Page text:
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Future Internet and Optical Quantum Communications

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(United Nations, Geneva, Switzerland - Alvin Wei-Cheng Wong)
 
 
 

The Future of the World Economy is a Knowledge Economy — the Internet, its Backbone

 

 

 

- The Internet - A Critical Infrastructure In The Digital Age

Future Internet is a general term for research activities on new architectures for the Internet.........

[Internet Society]: "The future of the Internet is ours to shape for the next generation. Humanity must be at the centre of tomorrow's Internet. No one can predict the Internet’s future, but it is too important to ignore. Most believe the Internet will continue to shape our digital future." ....

In our digitalized world, the Internet has long since become a critical infrastructure. Ever larger data streams flow indefatigably around the globe. For the technologies of the future, like artificial intelligence, virtual reality, and many others, interconnection is the indispensable foundation. Digitalization without networks is not possible. 

What we do and how we do it are undergoing tremendous change right now as we travel more deeply into the next technological revolution, AI, autonomous driving, IoT, these technologies and more are transforming our daily lives. But the transition to enabling pioneering capabilities and insights needs a robust network backbone, one with the speed and heft of  the next generation wireless network of 5G. 

 

- Wireless 5G and The Internet

All 5G wireless devices in a cell are connected to the Internet and mobile phone network by radio waves through a local antenna in the cell. The 5G network is designed to connect a far greater number of devices than a traditional cellular network does. We are in the early stage of this technological revolution, but the development of 5G and its relationship to intelligent devices, will have an impact on all industries, in particular, to automotive, healthcare, and IoT. 

We are at the beginning of a new era which will be characterized by digitalization and the constant interconnection of everything. The goal of the next generation of the Internet is, through abstraction and automation, to enable any desired bandwidth spontaneously between any and all participants or data centers. For this, consistent further development of the existing technologies is required, and additionally, new approaches to the integration of infrastructure, software, and services must be conceived. Efficient data processing is becoming increasingly important – in the future, it is conceivable that analysis will already occur during the transmission process in the network.

 

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[London, United Kingdom - Hugo Sousa]

- Quantum Computing and Its Applications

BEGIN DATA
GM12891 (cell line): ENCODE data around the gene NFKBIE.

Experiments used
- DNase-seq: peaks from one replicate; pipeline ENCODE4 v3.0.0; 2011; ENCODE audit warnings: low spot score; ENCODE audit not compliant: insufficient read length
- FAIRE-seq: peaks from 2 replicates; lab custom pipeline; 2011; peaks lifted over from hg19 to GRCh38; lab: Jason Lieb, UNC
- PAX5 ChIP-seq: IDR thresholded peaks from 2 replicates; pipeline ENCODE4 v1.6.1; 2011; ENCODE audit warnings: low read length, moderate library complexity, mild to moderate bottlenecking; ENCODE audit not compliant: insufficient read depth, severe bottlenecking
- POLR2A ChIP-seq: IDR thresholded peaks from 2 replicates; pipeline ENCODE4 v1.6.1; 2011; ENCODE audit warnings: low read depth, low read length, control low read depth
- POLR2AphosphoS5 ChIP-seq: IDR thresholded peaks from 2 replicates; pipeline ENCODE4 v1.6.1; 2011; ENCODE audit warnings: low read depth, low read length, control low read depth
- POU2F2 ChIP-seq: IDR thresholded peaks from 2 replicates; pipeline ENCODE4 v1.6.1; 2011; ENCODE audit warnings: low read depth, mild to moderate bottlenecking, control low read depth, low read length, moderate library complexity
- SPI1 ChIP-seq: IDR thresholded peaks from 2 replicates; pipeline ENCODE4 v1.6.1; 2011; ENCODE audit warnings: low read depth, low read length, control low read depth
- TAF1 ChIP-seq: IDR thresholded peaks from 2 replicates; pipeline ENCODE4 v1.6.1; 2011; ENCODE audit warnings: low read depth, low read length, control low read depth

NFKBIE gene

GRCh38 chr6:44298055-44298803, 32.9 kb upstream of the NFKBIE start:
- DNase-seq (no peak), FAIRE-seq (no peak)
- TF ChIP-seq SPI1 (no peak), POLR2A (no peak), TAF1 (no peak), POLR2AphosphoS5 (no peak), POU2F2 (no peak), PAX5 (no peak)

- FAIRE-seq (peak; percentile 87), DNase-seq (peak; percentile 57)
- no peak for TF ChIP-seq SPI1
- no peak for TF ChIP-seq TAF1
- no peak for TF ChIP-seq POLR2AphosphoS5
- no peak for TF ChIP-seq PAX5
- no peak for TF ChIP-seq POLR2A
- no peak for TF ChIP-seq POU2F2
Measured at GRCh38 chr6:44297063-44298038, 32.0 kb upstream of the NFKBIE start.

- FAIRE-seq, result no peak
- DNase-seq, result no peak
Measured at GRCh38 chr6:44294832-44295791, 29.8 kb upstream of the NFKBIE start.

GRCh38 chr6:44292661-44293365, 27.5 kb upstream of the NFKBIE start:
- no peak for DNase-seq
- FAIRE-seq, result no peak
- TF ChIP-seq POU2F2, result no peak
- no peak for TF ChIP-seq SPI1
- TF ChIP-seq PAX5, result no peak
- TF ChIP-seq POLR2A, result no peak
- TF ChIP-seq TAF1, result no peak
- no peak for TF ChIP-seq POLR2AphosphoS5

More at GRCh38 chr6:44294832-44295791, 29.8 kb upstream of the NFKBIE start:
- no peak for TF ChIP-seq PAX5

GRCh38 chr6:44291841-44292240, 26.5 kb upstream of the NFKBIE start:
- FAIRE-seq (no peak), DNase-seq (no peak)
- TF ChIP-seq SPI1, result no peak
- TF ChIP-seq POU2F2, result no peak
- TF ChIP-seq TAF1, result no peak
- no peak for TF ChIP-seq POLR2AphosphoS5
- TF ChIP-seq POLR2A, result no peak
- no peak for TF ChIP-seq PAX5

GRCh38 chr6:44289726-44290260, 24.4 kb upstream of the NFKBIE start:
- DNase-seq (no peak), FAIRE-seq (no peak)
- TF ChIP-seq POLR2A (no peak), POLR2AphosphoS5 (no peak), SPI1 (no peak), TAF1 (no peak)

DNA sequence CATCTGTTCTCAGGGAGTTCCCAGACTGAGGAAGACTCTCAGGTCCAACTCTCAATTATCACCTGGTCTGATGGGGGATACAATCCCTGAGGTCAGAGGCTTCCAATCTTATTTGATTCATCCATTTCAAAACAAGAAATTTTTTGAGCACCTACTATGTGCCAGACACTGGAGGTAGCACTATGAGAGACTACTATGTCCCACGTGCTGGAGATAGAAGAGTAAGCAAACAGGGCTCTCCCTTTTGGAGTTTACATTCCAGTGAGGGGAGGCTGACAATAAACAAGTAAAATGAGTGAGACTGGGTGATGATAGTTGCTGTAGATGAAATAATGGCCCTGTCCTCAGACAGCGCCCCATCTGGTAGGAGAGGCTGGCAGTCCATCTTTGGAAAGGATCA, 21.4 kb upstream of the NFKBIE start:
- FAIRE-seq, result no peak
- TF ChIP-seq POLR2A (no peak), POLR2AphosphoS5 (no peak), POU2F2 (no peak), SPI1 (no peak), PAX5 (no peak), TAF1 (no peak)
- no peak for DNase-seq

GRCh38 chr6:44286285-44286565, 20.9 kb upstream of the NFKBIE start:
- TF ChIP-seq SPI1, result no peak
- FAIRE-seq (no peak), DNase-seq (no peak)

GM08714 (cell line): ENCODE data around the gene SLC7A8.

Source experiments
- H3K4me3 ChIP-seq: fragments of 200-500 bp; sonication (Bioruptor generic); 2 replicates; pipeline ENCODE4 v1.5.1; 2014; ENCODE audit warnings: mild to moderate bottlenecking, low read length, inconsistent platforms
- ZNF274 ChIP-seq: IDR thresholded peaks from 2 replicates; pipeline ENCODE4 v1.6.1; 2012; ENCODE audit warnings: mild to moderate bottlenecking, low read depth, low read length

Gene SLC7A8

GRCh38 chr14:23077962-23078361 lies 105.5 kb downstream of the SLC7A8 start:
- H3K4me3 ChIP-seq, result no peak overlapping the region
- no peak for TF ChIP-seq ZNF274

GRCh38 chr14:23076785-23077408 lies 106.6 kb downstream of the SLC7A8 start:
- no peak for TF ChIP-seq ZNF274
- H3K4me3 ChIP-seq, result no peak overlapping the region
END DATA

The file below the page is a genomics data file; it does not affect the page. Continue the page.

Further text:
Quantum computing is a fundamentally different approach to computation compared with the kinds of calculations that we do on today’s laptops, workstations, and mainframes. It won’t replace these devices, but by leveraging the principles of quantum physics it will solve specific, typically very complex problems of a statistical nature that are difficult for current computers.

Quantum computing could change the world. It could transform medicine, break encryption and revolutionise communications and artificial intelligence. Companies like IBM, Microsoft and Google are racing to build reliable quantum computers. China has invested billions. Recently (2019), Google claimed that it had achieved quantum supremacy – the first time a quantum computer has outperformed a traditional one.

Quantum computers aren’t just about doing things faster or more efficiently. They’ll let us do things that we couldn’t even have dreamed of without them. Things that even the best supercomputer just isn’t capable of. They have the potential to rapidly accelerate the development of artificial intelligence. Google is already using them to improve the software of self-driving cars. They’ll also be vital for modelling chemical reactions. 

Right now, supercomputers can only analyse the most basic molecules. But quantum computers operate using the same quantum properties as the molecules they’re trying to simulate. They should have no problem handling even the most complicated reactions. That could mean more efficient products – from new materials for batteries in electric cars, through to better and cheaper drugs, or vastly improved solar panels. Scientists hope that quantum simulations could even help find a cure for Alzheimer’s. 

Quantum computers will find a use anywhere where there’s a large, uncertain complicated system that needs to be simulated. That could be anything from predicting the financial markets, to improving weather forecasts, to modelling the behaviour of individual electrons: using quantum computing to understand quantum physics.

 

- Quantum Computing and Cryptography

Cryptography will be another key application. Right now, a lot of encryption systems rely on the difficulty of breaking down large numbers into prime numbers. This is called factoring, and for classical computers, it’s slow, expensive and impractical. But quantum computers can do it easily. And that could put our data at risk.

There are rumours that intelligence agencies across the world are already stockpiling vast amounts of encrypted data in the hope that they’ll soon have access to a quantum computer that can crack it. The only way to fight back is with quantum encryption. This relies on the uncertainty principle – the idea that you can’t measure something without influencing the result. Quantum encryption keys could not be copied or hacked. They would be completely unbreakable.

 

 

[More to come ...]

 



 

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